• Track sponsorships in specified programs
• Assist as point of contact with sponsors on game night set up and pre-game hospitality elements.
• Assist with collection of all proof of performance materials.
• Perform Competitive Network Analysis
• Update Customer database
• Other various projects as assigned

Requirements

1. Good oral and written communication skills.
2. Knowledge of sports.
3. Ability to work non-traditional hours, weekends & holidays
4. Ability to work in a fast-paced, high-pressure environment
5. Must be 19 years of age or older
6. Must be a student in pursuit of an Associate, Bachelor, Master or Juris Doctor degree
7. Must have unrestricted authorization to work in the US
8. Must have sophomore standing or above
9. Must have a 3.0 GPA

Interested students should apply here and specify they're interested in the ad/sales internship.

About NBC internships

Flyers-Bruins preseason observations: Power play goes 0 for 9 in OT loss

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Flyers-Bruins preseason observations: Power play goes 0 for 9 in OT loss

BOX SCORE

BOSTON — It's still early in preseason, so the Flyers have a lot of time to iron out their power-play problems.

And they have a lot of problems.

Even with their most veteran-laden lineup of the preseason on the ice against the Boston Bruins on Thursday, the Flyers went 0 for 9 on the power play and lost, 2-1, in overtime at TD Garden.

Assistant coach Kris Knoblauch had most of the Flyers’ weapons but the man-advantage didn’t score, didn’t threaten and did little to build momentum.

Rookie defenseman Travis Sanheim scored a 4-on-4 goal at 4:57 of the third period to make it 1-0. The Bruins answered at 6:39 with a goal by defenseman Paul Postma to tie it 1-1. Kenny Agostino scored the game-winner 3:20 into overtime, as the Flyers fell to 1-1-2 in preseason action.

On to the observations:

• The loss and the power-play struggles aside, the Flyers avoided one potential nightmare. Second-year forward Travis Konecny had to leave the game after just 18 seconds of first-period play. But he returned to action later in the period.

Konecny was hit late and high at the red line away from the puck by Bruins rookie forward Jesse Gabrielle just before the whistle came 18 seconds into the game. Konecny returned with a little more than four minutes remaining in the first period.

Konecny looked himself when he nearly scored in the final minute of the first period, but his redirection of a Sanheim pass on a 3-on-2 went wide of the Boston net.

Gabrielle, trying to make the Bruins as a bottom-six forward, should hear from the NHL department of player safety, although Konecny’s return might’ve gotten Gabrielle off the hook.

• Goaltender Brian Elliott made his Flyers preseason debut and made 18 saves on 18 shots through two periods before Alex Lyon replaced him at the start of the third. Lyon made nine saves, including one on Anton Blidh on a 2-on-1 late in the third period and one on Zach Senyshyn on another 2-on-1 in overtime to preserve the 1-1 tie.

• Sanheim was strong at both ends throughout the game, getting active on offense even before the game. He made a big play to break up a 2-on-1 with a Flyers power play late in the second period. Sanheim could make it difficult for the Flyers to pick among their three rookies for two spots on defense. Of course if Brandon Manning isn’t ready to start the season, there could be three spots available.

• Despite practicing as a left winger on Tuesday, captain Claude Giroux made his preseason debut at center between Oskar Lindblom and Jakub Voracek.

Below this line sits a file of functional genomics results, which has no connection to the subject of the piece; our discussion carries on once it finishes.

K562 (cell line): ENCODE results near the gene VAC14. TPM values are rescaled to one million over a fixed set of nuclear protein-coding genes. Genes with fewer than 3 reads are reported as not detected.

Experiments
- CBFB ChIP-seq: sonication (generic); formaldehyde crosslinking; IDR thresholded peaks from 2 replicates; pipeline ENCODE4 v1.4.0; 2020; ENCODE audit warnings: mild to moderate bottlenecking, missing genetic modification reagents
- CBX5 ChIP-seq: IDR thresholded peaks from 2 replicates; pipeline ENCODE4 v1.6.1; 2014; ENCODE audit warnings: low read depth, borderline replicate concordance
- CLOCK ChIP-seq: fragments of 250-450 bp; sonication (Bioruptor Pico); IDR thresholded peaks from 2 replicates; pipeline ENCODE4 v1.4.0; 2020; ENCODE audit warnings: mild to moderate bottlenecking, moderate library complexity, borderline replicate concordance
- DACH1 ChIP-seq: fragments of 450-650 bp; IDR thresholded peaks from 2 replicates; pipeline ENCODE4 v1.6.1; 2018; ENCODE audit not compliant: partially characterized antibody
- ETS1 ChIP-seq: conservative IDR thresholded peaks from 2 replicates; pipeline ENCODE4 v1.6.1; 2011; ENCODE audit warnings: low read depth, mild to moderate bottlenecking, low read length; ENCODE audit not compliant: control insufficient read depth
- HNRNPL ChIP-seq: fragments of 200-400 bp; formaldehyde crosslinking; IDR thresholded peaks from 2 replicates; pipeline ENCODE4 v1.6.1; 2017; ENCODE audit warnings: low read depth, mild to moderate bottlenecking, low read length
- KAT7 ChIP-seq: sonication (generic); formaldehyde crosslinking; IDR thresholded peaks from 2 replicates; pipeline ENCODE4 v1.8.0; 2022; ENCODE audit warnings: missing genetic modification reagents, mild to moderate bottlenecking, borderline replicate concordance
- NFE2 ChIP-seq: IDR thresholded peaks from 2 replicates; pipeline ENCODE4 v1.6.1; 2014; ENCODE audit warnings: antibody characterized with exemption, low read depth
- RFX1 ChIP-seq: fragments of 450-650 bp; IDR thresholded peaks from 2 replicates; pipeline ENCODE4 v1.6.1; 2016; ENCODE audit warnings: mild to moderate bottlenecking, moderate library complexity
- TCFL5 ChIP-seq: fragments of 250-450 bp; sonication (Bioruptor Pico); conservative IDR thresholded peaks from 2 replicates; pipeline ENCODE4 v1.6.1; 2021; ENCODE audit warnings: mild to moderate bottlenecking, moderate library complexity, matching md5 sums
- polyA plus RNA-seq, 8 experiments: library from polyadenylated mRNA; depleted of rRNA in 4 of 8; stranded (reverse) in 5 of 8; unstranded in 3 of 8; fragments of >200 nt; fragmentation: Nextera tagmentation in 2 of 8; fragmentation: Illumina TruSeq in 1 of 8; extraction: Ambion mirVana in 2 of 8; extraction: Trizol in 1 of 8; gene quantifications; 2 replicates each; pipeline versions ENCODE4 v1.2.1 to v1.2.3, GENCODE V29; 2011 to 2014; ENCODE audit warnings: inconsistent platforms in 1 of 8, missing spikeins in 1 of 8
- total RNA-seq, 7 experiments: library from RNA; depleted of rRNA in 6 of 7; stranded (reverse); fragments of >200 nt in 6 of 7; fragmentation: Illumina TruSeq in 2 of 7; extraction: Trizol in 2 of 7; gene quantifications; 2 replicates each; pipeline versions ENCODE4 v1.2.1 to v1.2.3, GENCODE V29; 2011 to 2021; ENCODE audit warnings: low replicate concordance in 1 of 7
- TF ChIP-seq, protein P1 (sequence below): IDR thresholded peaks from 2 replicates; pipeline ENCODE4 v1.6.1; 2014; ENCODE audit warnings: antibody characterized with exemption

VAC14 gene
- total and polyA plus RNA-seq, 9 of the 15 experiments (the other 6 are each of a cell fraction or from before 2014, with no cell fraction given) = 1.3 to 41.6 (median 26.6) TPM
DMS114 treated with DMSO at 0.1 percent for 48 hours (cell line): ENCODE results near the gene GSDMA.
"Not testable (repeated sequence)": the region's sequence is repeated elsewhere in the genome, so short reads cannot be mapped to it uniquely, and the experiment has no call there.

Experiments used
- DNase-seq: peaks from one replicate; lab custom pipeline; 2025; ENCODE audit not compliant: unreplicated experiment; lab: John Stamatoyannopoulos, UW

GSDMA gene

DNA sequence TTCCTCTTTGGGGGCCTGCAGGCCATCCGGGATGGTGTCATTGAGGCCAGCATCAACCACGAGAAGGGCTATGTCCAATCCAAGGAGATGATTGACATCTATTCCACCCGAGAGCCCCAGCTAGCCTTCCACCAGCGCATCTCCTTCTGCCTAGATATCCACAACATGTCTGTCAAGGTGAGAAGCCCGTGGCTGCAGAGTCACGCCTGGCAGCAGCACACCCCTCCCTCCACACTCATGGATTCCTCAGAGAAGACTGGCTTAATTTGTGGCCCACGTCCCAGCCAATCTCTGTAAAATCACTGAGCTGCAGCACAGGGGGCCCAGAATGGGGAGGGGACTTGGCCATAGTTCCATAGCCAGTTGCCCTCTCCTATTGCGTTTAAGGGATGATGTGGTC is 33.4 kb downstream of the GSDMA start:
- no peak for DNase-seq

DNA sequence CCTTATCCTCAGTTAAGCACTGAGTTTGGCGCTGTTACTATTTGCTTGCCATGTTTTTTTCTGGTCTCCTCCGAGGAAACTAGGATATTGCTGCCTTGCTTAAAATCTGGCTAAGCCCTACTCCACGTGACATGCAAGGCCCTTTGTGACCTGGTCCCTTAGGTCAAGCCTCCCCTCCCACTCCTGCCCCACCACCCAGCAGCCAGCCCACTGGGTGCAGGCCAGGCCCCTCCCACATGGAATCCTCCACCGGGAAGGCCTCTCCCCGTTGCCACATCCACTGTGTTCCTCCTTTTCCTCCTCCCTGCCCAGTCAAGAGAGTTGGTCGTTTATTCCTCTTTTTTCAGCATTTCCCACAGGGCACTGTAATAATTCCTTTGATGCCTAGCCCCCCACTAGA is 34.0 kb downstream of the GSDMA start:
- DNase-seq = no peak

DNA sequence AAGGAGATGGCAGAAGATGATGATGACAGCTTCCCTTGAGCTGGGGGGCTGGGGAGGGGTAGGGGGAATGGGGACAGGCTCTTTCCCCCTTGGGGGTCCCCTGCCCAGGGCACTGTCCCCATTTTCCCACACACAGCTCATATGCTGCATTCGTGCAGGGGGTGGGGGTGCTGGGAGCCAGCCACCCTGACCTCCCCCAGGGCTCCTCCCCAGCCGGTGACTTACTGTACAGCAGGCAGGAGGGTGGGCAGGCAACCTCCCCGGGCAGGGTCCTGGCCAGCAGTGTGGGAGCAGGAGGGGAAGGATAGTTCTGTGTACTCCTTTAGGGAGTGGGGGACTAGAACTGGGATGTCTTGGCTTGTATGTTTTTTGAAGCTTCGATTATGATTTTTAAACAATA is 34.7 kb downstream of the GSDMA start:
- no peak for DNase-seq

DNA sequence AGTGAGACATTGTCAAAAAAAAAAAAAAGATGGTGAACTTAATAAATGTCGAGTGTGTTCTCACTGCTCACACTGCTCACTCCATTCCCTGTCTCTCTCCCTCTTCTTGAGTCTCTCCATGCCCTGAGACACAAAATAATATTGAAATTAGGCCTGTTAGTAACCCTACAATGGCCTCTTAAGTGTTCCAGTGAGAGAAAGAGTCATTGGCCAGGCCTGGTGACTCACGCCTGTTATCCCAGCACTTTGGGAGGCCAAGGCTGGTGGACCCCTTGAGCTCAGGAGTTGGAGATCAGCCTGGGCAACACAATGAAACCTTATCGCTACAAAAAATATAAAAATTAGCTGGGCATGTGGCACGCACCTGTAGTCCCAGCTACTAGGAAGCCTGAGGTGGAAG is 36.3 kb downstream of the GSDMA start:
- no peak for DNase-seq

Giroux looked himself throughout the night, both 5-on-5 and on special teams. Early in the second period he canceled out a Boston power play by drawing a holding penalty on Bruins defenseman Postma during a race to the puck in the Boston end. He was also in the box for Sanheim’s goal and just exiting the box when Postma scored for Boston.

Coach Dave Hakstol said Thursday morning he would like to test Giroux out on the wing during a game later in the preseason.

• Voracek made his preseason debut and had his skating legs early as he won a race with Bruins forward Blidh into the Boston zone and drew a slashing penalty with a drive to the net.

• The Flyers dodged a miscommunication in the first period shortly after the Gabrielle penalty expired. When Konecny’s linemates Michael Raffl and Sean Couturier jumped on the ice for their shift, no one jumped over the bench with them and the Flyers played with four skaters for about 10-12 seconds. The puck changed possession a couple times in safe areas of the ice. And one could say the strategy worked because during the next shift, Voracek drew a penalty.

• Flyers forward Colin McDonald nearly joined Konecny on the sidelines near the three-minute mark. Off a faceoff win, Andrew MacDonald’s slap shot hit his teammate. McDonald hobbled to the bench. The Flyers didn’t need any more friendly fire considering they were already without Konecny.

• Lindblom joined Giroux and Voracek on the Flyers’ first line and that carried over to the power play, where Lindblom was part of the first unit along with Giroux, Voracek, Ivan Provorov and Wayne Simmonds until late in the second period. After the Flyers' power play had gone 0 for 5, Hakstrol switched Lindblom with Valtteri Filppula and that seemed to jump-start the man advantage. The Flyers didn’t score but put more pressure on Tuukka Rask during their sixth power play.

• Thursday morning the Flyers reduced their roster by 18 players. Forwards Connor Bunnaman (Kitchener — OHL), Pascal Laberge (Victoriaville — QMJHL), Ivan Kosorenkov (Victoriaville — QMJHL), German Rubtsov (Chicoutimi — QMJHL), and goaltender Carter Hart (Everett — WHL) were returned to their junior teams.

Then the Flyers assigned forwards Nicolas Aube-Kubel, Radel Fazleev, Tyrell Goulbourne, Danick Martel, Carsen Twarynski, Mikhail Vorobyev; defensemen James de Haas, Mark Friedman, Maxim Lamarche, Phil Myers, Reece Willcox; and goaltenders Leland Irving and John Muse to AHL affiliate Lehigh Valley (more on moves here).

Here’s a look at how the Flyers lined up to start the game:

Oskar Lindblom-Claude Giroux-Jakub Voracek
Michael Raffl-Sean Couturier-Travis Konecny
Jordan Weal-Nolan Patrick-Wayne Simmonds
Taylor Leier-Valtteri Filppula-Colin McDonald

Travis Sanheim-Radko Gudas
Sam Morin-Andrew MacDonald
Ivan Provorov-Robert Hagg